When are mutual funds considered a bad investment?
Mutual funds are considered a bad investment when investors consider certain negative factors to be important, such as high expense ratios charged by the fund, various hidden front-end and back-end load charges, lack of control over investment decisions and diluted returns.
High Annual Expense Ratios
Mutual funds are required to disclose how much they charge their investors annually in percentage terms to compensate for the costs of running investment businesses. A mutual fund's gross return is reduced by the expense ratio percentage, which could be very high – in the range of 2 to 3%. Historically, the majority of mutual funds generated market returns. Excessive annual fees can make mutual funds unattractive investment, as investors can generate better returns by simply investing in broad market securities.
Many mutual funds have different classes of shares that come along with front- or back-end loads, which represent charges imposed on investors at the time of buying or selling shares of a fund. Certain back-end loads represent contingent deferred sales charges that can decline over several years. Also, many classes of shares of funds charge 12b-1 fees at the time of sale or purchase. Load fees can range from 2 to 4%, and they can also eat into returns generated by mutual funds, making them unattractive for investors who wish to trade their shares often.
Lack of Control
Because mutual funds do all the picking and investing work, they may be inappropriate for investors who want to have complete control over their portfolios and be able to rebalance their holdings on a regular basis. Because many mutual funds' prospectuses contain caveats that allow them to deviate from their stated investment objectives, mutual funds can be unsuitable for investors who wish to have consistent portfolios.
Mutual funds are heavily regulated and are not allowed to hold concentrated holdings exceeding 25% of their overall portfolio. Because of this, mutual funds tend to generate diluted returns, as they cannot concentrate their portfolios on one best-performing holding.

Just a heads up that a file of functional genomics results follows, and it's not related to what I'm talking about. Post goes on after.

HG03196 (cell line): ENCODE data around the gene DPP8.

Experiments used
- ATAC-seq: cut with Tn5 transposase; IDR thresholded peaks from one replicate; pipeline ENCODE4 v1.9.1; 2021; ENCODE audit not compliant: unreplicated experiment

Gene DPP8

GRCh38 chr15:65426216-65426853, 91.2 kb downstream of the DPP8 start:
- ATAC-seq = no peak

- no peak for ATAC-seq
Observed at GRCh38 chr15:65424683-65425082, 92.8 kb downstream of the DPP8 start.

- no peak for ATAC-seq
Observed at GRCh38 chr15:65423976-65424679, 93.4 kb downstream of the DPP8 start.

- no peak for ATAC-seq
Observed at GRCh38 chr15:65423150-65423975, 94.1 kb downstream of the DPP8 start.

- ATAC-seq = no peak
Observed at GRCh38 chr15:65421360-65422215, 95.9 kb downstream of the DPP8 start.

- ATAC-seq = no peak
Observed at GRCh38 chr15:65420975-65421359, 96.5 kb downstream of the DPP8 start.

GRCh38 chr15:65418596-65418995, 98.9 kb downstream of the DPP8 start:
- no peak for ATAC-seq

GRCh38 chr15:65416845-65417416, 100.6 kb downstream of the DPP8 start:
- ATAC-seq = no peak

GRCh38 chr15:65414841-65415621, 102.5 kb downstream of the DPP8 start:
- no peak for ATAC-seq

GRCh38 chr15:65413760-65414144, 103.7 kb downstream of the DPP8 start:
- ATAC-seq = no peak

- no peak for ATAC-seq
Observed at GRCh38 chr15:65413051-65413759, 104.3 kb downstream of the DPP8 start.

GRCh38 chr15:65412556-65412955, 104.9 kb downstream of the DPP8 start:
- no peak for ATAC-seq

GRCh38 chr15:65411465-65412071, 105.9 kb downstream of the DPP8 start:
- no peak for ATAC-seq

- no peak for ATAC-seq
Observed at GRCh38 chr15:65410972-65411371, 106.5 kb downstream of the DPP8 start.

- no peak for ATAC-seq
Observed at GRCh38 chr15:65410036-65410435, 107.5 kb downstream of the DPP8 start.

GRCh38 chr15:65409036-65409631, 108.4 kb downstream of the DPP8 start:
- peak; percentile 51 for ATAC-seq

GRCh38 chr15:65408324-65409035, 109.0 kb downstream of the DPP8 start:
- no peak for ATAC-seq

The short answer is mutual funds are a bad investment when they don't align with your investing philosophy and/or risk tolerance.
There are thousands of mutual funds out there. There is a mutual fund for just about every investing style, philosophy, and risk tolerance that is out there. They are a great way to get diversification compared to having to purchase 20+ different stocks/bonds in a variety of industries.
Things to keep in mind when investing in mutual funds...
1. Fees- Pay close attention to the internal fees (known as the expense ratio) as well as if there are any sort of loads (commissions) paid on the front end or back end of the fund. Many mutual funds are a lot more expensive than their index fund counter parts (mutual funds compare themselves to benchmarks known as indexes... in many cases you can purchase an index fund for significantly less fees).
2. Investing style of the fund- Is the fund actively managed? Passive? What does the fund invest in? Is it from a reputable company? Where do they invest? Growth? Value? Bonds? US? Intl? How often do they change it? Is it something you understand?
3. Risk tolerance- All investments carry some sort of risk. Are you comfortable with the level of risk that this particular fund is taking? Does it align with your overall philosophy to help you achieve your goals?
At the end, it is important to understand what you're buying, the risks, and the fees you're paying for any investment you make. If you are not comfortable with those things then you should either ask more questions or walk away.
Here are some general situations when mutual funds would be considered a bad investment: